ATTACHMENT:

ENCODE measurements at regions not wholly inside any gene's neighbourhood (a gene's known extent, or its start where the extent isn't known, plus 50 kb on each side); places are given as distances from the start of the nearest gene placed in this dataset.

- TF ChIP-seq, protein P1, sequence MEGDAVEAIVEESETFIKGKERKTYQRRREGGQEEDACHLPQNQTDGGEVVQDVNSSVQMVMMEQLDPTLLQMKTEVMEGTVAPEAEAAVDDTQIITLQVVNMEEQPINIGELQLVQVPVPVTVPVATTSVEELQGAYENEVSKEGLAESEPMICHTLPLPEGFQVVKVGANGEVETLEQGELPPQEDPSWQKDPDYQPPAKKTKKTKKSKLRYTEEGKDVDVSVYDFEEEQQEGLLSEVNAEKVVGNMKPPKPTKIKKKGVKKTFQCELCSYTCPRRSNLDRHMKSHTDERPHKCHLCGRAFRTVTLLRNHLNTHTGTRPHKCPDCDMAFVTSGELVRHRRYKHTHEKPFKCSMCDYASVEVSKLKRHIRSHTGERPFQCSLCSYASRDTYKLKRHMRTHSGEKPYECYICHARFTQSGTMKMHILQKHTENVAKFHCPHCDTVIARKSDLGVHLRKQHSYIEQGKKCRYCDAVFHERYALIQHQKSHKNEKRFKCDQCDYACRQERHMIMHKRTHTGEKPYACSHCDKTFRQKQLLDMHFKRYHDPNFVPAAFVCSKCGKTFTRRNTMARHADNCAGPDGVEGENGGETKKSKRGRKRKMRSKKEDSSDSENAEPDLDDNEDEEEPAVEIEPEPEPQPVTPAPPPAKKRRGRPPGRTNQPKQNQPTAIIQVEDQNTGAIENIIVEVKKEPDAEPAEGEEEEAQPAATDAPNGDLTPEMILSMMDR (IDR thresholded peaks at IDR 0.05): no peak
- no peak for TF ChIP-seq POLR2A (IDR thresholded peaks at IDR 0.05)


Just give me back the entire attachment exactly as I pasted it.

ENCODE measurements at regions not wholly inside any gene's neighbourhood (a gene's known extent, or its start where the extent isn't known, plus 50 kb on each side); places are given as distances from the start of the nearest gene placed in this dataset.

- TF ChIP-seq, protein P1, sequence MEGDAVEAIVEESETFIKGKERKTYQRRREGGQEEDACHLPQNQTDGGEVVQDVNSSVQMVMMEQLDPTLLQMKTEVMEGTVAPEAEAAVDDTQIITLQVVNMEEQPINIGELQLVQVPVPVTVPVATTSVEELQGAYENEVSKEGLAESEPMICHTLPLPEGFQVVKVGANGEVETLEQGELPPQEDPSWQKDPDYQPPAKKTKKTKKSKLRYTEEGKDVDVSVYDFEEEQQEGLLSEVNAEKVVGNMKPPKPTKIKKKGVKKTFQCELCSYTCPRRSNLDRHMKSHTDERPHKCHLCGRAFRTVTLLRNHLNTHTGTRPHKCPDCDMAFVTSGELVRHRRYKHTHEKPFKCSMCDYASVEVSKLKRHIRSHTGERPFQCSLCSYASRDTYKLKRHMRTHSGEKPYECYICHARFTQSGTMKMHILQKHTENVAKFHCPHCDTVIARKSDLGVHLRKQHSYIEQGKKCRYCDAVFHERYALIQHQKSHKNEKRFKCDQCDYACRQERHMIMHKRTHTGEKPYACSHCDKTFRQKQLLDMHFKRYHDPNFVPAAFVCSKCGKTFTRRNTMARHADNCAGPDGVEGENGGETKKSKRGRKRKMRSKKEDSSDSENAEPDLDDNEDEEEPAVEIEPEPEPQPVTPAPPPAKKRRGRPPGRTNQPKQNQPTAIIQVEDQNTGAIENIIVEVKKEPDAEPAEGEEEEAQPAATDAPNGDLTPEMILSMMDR (IDR thresholded peaks at IDR 0.05): no peak
- no peak for TF ChIP-seq POLR2A (IDR thresholded peaks at IDR 0.05)